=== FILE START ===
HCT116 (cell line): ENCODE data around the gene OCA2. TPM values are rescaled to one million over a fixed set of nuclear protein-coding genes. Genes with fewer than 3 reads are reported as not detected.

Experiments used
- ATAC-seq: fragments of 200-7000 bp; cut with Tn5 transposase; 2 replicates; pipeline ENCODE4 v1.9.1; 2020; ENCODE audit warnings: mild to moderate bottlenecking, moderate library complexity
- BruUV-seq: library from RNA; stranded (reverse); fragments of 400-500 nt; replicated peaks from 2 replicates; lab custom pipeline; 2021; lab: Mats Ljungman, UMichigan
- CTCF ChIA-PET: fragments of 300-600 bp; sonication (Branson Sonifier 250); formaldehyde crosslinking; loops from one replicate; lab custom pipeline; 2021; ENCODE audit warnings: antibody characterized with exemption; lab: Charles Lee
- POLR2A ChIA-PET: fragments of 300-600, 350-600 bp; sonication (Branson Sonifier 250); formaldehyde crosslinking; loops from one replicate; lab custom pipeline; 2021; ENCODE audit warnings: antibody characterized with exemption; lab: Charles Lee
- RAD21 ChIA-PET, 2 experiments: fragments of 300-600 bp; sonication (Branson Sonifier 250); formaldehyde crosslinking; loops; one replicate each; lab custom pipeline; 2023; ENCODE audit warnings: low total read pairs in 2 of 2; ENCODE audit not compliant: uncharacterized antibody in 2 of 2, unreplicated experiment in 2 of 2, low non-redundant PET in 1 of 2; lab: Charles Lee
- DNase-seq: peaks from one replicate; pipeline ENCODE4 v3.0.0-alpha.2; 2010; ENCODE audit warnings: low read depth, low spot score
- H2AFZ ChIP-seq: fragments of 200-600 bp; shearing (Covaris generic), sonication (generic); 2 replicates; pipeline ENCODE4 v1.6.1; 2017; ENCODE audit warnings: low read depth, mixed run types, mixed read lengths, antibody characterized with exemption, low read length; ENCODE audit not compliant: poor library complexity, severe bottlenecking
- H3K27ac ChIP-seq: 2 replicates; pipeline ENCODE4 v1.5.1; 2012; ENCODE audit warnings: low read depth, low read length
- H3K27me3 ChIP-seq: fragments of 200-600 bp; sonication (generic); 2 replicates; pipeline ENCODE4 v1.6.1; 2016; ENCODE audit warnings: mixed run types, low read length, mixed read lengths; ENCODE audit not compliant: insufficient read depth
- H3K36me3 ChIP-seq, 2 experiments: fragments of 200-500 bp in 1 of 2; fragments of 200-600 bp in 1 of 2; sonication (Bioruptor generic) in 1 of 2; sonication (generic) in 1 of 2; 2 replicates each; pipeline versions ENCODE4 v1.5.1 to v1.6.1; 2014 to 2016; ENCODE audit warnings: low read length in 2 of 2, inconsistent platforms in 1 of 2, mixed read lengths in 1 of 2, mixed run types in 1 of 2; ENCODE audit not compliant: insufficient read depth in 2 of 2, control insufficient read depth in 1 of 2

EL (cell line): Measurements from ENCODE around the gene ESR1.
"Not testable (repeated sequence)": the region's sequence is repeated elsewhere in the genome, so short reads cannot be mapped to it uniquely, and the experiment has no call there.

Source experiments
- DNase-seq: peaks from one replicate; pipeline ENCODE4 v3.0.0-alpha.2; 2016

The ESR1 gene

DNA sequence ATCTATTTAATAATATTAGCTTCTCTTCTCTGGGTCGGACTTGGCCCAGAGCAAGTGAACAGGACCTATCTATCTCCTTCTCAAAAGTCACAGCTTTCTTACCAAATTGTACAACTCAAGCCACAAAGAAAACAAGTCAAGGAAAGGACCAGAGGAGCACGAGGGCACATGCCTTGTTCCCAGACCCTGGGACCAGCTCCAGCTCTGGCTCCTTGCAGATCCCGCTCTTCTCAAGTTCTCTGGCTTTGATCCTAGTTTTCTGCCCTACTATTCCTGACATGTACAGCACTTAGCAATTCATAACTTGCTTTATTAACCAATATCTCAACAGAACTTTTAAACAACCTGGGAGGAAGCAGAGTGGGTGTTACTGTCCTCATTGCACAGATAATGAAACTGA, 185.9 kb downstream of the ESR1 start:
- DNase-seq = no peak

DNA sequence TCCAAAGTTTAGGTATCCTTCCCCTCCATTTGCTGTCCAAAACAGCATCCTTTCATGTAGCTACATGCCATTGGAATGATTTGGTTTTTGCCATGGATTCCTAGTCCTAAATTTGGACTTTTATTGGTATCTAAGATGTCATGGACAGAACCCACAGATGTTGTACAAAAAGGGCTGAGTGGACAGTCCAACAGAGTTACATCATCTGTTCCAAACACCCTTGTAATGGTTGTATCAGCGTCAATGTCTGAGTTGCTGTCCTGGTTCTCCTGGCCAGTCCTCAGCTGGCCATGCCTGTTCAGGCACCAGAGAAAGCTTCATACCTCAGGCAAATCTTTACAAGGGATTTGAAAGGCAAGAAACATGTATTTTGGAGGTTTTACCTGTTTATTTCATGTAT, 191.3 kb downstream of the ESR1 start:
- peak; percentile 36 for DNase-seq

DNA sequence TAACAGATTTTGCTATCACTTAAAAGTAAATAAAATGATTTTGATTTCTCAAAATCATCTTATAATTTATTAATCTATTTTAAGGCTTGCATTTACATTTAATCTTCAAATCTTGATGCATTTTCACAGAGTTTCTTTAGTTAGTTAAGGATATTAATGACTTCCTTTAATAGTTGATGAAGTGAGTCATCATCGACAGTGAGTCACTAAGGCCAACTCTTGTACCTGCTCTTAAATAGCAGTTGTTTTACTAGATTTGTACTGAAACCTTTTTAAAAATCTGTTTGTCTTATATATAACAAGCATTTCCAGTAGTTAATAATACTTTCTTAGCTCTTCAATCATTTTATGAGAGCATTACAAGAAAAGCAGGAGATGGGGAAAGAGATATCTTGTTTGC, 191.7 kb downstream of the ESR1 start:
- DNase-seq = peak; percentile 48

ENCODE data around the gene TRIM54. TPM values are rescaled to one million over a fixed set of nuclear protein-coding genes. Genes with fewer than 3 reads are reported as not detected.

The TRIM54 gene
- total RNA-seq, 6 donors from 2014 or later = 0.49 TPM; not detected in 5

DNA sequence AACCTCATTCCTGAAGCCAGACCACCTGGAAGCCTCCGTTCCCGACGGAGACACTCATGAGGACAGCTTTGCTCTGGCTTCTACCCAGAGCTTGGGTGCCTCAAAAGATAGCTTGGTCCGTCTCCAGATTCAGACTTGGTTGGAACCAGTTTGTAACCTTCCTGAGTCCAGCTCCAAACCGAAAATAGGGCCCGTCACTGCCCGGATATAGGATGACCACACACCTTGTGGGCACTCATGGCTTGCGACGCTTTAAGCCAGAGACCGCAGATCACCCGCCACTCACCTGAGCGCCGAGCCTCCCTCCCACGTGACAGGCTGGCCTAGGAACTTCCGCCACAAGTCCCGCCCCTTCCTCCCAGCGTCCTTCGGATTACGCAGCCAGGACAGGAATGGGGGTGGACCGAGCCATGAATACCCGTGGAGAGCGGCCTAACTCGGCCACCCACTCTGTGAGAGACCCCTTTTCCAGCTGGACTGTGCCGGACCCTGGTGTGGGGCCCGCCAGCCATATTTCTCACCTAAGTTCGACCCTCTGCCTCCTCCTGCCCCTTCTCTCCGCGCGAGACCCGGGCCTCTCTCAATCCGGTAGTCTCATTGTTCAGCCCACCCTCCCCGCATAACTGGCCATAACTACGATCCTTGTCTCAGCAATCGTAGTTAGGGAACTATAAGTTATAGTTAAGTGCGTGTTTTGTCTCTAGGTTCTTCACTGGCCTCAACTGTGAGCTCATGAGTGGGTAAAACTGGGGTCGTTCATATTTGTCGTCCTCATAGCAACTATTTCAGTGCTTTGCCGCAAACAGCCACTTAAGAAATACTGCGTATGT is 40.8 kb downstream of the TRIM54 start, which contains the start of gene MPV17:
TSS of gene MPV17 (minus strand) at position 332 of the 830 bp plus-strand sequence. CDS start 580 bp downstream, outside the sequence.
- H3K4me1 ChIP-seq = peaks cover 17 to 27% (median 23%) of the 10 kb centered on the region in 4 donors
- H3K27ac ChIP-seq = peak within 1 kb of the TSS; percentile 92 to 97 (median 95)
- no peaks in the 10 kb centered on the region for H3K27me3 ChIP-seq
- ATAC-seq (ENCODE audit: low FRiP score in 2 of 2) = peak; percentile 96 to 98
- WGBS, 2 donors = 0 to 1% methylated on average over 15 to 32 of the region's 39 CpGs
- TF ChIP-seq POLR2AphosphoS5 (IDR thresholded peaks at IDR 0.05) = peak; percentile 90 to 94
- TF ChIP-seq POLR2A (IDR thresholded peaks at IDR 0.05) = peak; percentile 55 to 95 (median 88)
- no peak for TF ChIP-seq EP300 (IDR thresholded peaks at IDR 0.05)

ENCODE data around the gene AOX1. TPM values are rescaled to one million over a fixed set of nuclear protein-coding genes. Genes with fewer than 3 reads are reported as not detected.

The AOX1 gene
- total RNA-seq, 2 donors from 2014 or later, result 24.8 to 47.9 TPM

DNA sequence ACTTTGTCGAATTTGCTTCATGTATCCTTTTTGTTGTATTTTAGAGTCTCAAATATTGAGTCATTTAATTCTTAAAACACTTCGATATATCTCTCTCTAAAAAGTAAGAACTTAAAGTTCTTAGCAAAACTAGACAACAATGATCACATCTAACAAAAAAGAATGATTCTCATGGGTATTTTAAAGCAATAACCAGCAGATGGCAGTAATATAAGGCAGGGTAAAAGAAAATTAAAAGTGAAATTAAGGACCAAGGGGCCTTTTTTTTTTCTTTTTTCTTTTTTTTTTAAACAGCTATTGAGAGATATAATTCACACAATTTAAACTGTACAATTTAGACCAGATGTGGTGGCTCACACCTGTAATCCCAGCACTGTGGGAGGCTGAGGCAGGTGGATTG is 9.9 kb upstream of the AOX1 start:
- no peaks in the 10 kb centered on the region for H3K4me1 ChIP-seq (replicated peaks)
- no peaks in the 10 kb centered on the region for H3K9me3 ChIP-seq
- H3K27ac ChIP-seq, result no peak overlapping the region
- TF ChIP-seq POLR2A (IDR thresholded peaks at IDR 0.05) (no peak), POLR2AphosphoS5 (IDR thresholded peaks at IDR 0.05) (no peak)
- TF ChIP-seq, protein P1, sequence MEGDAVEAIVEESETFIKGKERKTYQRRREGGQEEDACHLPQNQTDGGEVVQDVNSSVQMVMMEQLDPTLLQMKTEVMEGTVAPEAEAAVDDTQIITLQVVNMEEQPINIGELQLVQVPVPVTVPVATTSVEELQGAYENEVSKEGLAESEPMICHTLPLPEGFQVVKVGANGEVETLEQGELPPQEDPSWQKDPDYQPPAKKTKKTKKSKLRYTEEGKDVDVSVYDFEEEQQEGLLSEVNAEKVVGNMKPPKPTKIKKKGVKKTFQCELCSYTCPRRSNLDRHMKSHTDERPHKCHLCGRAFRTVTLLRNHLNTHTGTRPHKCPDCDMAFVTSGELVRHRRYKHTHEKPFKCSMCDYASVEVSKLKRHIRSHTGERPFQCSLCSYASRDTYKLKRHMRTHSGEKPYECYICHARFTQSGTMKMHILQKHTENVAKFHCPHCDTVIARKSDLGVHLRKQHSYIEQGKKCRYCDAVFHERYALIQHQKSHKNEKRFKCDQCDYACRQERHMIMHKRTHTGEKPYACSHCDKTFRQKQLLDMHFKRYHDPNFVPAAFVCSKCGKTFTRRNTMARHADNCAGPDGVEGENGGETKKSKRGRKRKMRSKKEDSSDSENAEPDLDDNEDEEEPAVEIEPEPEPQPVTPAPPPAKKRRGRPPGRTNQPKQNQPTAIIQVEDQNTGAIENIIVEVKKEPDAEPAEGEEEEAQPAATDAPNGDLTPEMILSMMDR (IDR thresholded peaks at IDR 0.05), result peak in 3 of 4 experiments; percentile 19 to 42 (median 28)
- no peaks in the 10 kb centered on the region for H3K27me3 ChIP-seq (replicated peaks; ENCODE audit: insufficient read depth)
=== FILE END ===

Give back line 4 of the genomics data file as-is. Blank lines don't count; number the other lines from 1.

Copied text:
- BruUV-seq: library from RNA; stranded (reverse); fragments of 400-500 nt; replicated peaks from 2 replicates; lab custom pipeline; 2021; lab: Mats Ljungman, UMichigan